A representative for South Wales Police said that incidents of this nature need to be considered a malicious act or one that constitutes dangerous driving in order for it to be recorded as a crime. In instances where this cannot be proven or where the police believe that it is not true, they will be recorded simply as road traffic incidents.
The CICA offers victims of crime the opportunity to seek and claim compensation even when they are unable to identify, or the police are unable to apprehend the criminal that committed the crime. Claimants and their claims need to meet certain criteria to be considered suitable and this means that incidents must be reported to police and recorded as a crime by the police.
A woman who was beaten unconscious by another woman while on a night out was offered £150 compensation and encouraged to take it so that police did not have to issue a caution. Police have defended the caution, although did not comment on the compensation offer, while the Centre of Crime Prevention claim that police do not have enough confidence that criminals will receive justice if they go to courts so rely heavily on the use of cautions.
Hayley Clayton was enjoying her first night out since the birth of her daughter and was out with her husband and work friends when she was attacked by another woman. The woman ran up, hit Mrs Clayton in the side of the head, and then ran away with her male companion. Friends called an Ambulance while Mr Clayton attempted to chase after the woman, to no avail.
Mrs Clayton was knocked unconscious during the attack and says that the next thing she remembers was waking up in Peterborough hospital. She required ten stitches to treat the injury to her head and was forced to take a week off from her job. Mrs Clayton works as a team leader in a flower factory. Her husband John works as a site co-ordinator at the same company location. They were out with work colleagues on the night of the attack.
Following the attack, the police contacted Mrs Clayton to tell her that they had apprehended the attacker. They asked her to accept a compensation payment of £100, stating that cautioning the attacker would be a waste of taxpayers’ money. Following a refusal to take the token amount, the police informed her of an increased offer of £150. Mrs Clayton declined this second offer saying that they wanted the woman to be prosecuted.
The South Wales Police have said that they use cautions as a means of deterring first time offenders and to punish criminals without having to go to court. A Ministry of Justice spokesperson has said that there will be a review into the use of all out of court disposals which would include the use of caution.
The Criminal Injuries Compensation Authority (CICA) has strict guidelines that must be followed when they decide whether to award compensation to victims of crime in the UK. To help ensure that they receive the fairest and most reasonable offer of compensation, there are certain mistakes that criminal injury claimants should avoid making. CICA is meant as a last resort for victims who are unable to track down the culprit of the crime, or for those victims where the culprit is unable to meet compensation figures.
The crime should always be reported to the police, no matter how seemingly innocuous or minor the offence is. CICA is highly unlikely to award compensation if the victim of a crime did not report that crime to the police. Even if the claimant did not suffer any injury immediately after the incident, if they need to claim in the future then this is still an essential step.
As well as reporting the crime to police, it is important that claimants cooperate with the police during their enquiry. CICA will take a dim view of those claimants that were unwilling to take part in a criminal line-up or provide answers to police questions.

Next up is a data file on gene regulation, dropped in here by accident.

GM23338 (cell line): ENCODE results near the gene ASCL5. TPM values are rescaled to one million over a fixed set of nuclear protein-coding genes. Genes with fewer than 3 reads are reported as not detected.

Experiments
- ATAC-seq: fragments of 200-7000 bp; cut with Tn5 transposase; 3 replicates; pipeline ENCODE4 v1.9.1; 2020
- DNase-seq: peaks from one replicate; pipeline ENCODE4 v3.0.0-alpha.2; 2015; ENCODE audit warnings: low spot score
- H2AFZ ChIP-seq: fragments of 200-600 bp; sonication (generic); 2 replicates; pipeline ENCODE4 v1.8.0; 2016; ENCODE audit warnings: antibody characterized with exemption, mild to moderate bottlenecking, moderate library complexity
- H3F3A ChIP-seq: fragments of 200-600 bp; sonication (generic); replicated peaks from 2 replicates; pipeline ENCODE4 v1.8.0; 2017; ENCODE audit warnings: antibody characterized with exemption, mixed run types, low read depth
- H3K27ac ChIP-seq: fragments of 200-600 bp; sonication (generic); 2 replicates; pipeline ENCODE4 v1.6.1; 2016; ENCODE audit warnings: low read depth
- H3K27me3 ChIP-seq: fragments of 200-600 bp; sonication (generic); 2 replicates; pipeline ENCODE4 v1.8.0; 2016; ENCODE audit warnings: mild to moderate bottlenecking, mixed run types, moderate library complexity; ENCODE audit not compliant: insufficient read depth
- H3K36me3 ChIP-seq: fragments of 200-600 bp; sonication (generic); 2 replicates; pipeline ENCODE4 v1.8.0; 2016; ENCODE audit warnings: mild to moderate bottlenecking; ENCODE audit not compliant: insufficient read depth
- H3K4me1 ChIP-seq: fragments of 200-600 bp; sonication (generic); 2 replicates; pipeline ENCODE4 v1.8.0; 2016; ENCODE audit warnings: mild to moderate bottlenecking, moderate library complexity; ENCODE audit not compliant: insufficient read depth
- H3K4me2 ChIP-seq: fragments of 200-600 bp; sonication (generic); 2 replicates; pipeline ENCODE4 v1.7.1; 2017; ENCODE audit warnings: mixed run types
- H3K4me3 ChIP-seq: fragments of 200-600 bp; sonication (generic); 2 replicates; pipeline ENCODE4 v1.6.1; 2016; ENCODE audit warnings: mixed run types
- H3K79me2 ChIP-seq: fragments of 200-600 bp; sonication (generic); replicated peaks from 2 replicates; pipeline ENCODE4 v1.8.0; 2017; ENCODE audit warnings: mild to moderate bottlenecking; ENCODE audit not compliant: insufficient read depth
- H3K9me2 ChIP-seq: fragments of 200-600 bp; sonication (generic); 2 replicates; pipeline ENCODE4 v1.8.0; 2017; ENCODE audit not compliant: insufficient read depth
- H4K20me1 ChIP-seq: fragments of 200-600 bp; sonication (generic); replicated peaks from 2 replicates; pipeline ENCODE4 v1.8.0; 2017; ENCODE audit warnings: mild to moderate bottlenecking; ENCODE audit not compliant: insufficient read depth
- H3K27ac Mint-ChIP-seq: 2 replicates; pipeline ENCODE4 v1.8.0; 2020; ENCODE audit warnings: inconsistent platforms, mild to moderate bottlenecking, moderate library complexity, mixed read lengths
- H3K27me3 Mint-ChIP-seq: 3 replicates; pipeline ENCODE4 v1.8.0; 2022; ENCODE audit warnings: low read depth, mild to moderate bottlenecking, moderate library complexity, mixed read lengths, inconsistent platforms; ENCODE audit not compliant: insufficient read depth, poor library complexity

CICA will not make payment to people that were involved in any criminal act themselves, when the alleged offence took place. This means that if a person was directly involved in the crime committed, for example by starting an altercation that led to them being assaulted, or were involved in another criminal act at the time of the incident then they will not receive compensation. Failing to admit this at the time of the investigation or during the case can have serious and unwanted consequences.
There are strict deadlines and time limits associated with CICA claims. Failing to apply within the two year time limit means that a claimant will not usually be able to claim. If the victim of a crime is currently in the process of a civil claim action and the two year deadline is about to be reached, they can submit a claim to CICA in order to meet the required deadline.
There are a number of factors and facts that are used by courts when determining how much compensation to pay to victims of crime that are injured during the incident. Although the exact amount awarded will differ from one case to the next, it is possible to use the guidelines that are provided by CICA in order to determine at least a ballpark figure of how much compensation an individual will receive.
Claimants should ensure that they use the very latest version of the guidelines, because there have been a number of changes made to the scheme especially over recent months. Using an outdated or superseded version of the guidelines means that the claimant would end up with an inaccurate reflection of the amount they would receive. In a lot of instances, the amounts due to claimants have been reduced so using an older version of the guidelines would lead to a figure higher than is due.
The guidelines include a “tariff of injuries”. This is effectively a price list that gives a full list of potential injuries and the financial value for each of these types of injury. Virtually all types of personal injury are listed in this section of the guidelines, ranging from relatively simple cuts and bruises to considerably more serious brain damage, head and back injuries. More complex injuries like damage to your sense of smell are also included.
Multiple injuries may be included in the compensation payment. The most serious injury will be considered the first injury and 100% of the guideline figures will be used. 30% of the second injury, and 15% of the third injury will also be included in the compensation calculations that are used to determine compensation.
Special payments are also considered by CICA and these can account for a larger portion of the payment than the injury tariff. Special treatments may include loss of earnings as well as the cost of any medical treatment that is required by the victim. If long term or specialist care is required then this too may be included as part of the compensation calculations and the amount that is awarded to the claimant.